Hearing loss has been linked with a variety of medical, social and cognitive ills, including dementia. However, a new study led by a Johns Hopkins researcher suggests that hearing loss may also be a risk factor for another huge public health problem: falls.
Using a mathematical formula that carefully measures the degree to which HIV infection of immune system cells is stalled by antiretroviral therapy, AIDS experts at Johns Hopkins have calculated precisely how well dozens of such anti-HIV drugs work, alone or in any of 857 likely combinations, in suppressing the virus. Results of the team’s latest research reveal how some combinations work better than others at impeding viral replication, and keeping the disease in check.
State agency “re-designates” JHH’s Level IIIC Perinatal Referral Center for 11th time
The Maryland Institute for Emergency Medical Services Systems (MIEMSS), an independent state agency responsible for overseeing and coordinating all emergency medical services throughout the state, has re-designated The Johns Hopkins Hospital (JHH) as a Level IIIC Perinatal Referral Center for Maryland. This is the 11th time JHH has earned the certification.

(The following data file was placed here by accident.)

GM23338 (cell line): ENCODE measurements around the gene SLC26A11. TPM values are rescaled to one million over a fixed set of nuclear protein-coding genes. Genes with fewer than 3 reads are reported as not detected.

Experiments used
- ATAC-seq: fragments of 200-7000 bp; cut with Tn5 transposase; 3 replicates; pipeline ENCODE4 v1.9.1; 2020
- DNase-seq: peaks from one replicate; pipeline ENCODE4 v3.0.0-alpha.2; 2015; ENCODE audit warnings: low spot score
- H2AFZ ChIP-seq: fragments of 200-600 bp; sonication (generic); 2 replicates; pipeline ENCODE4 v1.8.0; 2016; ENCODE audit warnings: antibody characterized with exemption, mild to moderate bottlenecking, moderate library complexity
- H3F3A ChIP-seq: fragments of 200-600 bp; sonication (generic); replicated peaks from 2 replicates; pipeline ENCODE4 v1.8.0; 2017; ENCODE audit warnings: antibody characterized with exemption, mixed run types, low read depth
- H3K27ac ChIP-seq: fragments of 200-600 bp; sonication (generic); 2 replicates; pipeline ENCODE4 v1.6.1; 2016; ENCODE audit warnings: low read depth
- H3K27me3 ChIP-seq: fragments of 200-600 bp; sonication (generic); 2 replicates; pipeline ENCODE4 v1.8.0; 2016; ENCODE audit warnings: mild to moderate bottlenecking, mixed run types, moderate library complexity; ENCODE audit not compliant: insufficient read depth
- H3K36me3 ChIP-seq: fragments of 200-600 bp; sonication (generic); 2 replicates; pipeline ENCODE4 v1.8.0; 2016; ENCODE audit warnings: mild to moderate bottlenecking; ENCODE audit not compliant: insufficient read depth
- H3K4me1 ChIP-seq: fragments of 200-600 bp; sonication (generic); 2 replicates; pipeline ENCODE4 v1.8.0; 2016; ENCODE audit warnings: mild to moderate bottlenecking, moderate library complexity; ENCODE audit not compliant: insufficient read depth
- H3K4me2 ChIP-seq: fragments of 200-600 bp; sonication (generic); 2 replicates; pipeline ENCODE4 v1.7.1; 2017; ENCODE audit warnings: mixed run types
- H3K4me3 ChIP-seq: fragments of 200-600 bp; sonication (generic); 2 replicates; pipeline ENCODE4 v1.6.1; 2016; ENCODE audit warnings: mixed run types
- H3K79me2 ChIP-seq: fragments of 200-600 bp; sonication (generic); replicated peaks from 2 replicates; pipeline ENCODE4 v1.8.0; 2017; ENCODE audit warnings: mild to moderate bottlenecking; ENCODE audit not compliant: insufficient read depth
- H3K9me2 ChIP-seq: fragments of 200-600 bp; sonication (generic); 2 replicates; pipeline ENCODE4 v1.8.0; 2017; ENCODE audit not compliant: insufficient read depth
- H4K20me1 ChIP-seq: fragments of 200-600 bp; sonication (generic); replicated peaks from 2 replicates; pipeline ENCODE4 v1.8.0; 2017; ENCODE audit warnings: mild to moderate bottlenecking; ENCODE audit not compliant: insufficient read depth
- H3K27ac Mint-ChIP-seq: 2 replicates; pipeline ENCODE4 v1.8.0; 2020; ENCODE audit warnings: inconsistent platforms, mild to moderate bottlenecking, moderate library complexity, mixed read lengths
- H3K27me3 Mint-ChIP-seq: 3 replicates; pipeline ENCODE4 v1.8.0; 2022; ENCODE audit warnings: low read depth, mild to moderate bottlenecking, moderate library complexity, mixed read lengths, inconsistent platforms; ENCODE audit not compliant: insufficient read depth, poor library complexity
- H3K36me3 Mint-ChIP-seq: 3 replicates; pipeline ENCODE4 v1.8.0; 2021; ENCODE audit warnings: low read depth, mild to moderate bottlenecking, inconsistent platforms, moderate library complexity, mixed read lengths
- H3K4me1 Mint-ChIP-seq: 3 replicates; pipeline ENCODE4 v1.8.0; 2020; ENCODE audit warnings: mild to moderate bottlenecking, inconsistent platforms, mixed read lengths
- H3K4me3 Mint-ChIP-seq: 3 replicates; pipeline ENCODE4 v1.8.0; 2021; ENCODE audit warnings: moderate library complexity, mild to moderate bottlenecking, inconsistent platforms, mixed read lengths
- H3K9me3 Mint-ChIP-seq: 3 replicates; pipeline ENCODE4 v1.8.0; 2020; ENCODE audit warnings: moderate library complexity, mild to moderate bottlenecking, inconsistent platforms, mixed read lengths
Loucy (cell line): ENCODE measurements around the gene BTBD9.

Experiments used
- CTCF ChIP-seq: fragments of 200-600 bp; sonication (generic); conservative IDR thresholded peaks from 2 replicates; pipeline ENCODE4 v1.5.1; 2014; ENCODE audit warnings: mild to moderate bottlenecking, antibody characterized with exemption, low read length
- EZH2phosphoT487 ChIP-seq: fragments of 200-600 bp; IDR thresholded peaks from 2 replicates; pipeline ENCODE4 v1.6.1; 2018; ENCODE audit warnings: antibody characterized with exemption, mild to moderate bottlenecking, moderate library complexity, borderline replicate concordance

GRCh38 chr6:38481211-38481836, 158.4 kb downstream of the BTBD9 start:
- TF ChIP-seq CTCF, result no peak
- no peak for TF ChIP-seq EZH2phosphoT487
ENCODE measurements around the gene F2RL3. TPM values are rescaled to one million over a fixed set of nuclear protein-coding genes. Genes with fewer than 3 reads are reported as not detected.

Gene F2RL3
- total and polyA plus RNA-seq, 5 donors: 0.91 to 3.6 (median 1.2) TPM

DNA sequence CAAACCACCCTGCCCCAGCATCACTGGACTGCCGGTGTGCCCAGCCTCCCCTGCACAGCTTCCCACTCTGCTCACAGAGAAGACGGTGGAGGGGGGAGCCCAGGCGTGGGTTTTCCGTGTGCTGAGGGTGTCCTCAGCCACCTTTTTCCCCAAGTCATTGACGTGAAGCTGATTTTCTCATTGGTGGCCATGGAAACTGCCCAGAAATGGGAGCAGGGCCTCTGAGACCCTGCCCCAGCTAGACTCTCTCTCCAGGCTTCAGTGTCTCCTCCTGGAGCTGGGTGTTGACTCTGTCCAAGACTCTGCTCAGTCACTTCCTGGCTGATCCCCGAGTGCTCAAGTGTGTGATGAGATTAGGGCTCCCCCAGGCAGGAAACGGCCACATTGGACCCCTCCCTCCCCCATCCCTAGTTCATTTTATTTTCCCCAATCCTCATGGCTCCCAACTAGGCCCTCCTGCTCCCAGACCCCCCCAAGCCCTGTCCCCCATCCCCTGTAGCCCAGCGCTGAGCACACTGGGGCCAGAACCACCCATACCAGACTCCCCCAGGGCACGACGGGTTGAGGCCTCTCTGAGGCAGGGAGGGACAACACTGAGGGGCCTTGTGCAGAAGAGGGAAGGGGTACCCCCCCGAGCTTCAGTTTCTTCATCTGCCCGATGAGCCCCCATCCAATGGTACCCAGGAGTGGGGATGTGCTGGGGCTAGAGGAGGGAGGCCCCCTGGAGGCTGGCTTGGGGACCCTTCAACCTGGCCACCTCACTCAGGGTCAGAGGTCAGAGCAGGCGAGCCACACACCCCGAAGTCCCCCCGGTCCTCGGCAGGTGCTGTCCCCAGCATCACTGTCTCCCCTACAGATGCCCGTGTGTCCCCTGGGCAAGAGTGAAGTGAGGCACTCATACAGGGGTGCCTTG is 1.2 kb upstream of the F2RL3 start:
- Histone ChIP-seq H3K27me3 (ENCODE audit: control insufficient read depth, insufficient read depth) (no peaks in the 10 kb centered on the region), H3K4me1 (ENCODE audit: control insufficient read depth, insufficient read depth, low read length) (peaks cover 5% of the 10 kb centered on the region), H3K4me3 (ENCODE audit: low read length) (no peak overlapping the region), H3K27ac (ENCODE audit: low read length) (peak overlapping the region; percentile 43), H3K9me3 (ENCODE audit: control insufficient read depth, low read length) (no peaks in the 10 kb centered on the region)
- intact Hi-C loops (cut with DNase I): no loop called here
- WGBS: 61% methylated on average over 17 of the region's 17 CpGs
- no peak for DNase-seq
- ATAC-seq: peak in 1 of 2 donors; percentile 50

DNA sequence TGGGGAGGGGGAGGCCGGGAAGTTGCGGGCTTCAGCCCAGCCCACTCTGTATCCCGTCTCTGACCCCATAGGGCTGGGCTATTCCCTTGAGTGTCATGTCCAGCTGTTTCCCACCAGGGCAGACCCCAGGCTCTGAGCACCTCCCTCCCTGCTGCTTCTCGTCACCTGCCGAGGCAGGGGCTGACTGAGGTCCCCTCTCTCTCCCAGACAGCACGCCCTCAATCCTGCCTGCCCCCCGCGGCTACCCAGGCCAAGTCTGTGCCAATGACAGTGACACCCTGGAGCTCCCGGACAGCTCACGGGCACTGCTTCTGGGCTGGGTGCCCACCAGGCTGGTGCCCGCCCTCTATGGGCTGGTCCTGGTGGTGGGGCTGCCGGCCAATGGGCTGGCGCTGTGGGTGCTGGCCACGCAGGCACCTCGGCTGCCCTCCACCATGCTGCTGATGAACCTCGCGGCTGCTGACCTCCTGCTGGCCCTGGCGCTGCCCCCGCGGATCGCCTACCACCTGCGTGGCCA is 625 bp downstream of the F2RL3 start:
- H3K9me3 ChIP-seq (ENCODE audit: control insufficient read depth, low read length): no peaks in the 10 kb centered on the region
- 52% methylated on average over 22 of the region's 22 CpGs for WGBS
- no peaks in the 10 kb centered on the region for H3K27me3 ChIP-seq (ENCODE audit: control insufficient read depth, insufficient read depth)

Menopausal women with non-alcoholic fatty liver disease (NAFLD) who don’t consume enough of the essential nutrient choline appear to be at higher risk for liver scarring, according to research led by scientists at Johns Hopkins Children’s Center.
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Software simplifies gene sequencing data used for treating cancer
Using precise information about an individual’s genetic makeup is becoming increasingly routine for developing tailored treatments for breast, lung, colon and other cancers. But techniques used to identify meaningful gene mutations depend on analyzing sequences of both normal and mutant DNA in tumor samples, a process that can yield ambiguous results. Now, a team of Johns Hopkins researchers says it has developed an easy-to-use online computer software application that can clear up any confusion faster and cheaper than other methods currently used to do the job.